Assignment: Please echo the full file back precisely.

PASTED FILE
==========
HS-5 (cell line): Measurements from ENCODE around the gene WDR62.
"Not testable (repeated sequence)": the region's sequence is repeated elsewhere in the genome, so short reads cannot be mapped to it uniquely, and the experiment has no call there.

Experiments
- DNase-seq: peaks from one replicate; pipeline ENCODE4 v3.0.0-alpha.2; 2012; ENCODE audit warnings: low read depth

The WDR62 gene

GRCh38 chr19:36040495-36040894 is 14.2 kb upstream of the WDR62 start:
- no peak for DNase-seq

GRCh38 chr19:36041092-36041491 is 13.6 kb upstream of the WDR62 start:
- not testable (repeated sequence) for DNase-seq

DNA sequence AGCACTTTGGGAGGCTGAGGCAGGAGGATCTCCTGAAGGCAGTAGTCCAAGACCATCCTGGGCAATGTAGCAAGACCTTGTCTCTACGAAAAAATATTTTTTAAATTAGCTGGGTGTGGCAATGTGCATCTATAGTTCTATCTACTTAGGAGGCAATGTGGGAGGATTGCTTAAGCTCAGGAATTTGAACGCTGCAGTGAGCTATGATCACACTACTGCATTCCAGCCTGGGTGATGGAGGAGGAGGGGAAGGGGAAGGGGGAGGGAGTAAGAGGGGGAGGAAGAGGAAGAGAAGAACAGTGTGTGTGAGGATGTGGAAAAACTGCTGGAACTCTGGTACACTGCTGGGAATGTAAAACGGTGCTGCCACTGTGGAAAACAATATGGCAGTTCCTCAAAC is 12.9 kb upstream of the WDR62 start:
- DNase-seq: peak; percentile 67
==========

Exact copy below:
HS-5 (cell line): Measurements from ENCODE around the gene WDR62.
"Not testable (repeated sequence)": the region's sequence is repeated elsewhere in the genome, so short reads cannot be mapped to it uniquely, and the experiment has no call there.

Experiments
- DNase-seq: peaks from one replicate; pipeline ENCODE4 v3.0.0-alpha.2; 2012; ENCODE audit warnings: low read depth

The WDR62 gene

GRCh38 chr19:36040495-36040894 is 14.2 kb upstream of the WDR62 start:
- no peak for DNase-seq

GRCh38 chr19:36041092-36041491 is 13.6 kb upstream of the WDR62 start:
- not testable (repeated sequence) for DNase-seq

DNA sequence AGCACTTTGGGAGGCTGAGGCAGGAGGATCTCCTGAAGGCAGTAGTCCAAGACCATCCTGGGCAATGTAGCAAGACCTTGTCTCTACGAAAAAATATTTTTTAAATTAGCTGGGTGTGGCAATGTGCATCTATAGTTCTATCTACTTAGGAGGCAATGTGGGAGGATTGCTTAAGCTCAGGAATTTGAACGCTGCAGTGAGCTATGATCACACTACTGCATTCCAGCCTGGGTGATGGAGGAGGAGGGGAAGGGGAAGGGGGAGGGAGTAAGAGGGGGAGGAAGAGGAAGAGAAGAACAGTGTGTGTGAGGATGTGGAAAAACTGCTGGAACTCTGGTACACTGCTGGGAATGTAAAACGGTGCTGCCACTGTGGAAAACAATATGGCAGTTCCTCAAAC is 12.9 kb upstream of the WDR62 start:
- DNase-seq: peak; percentile 67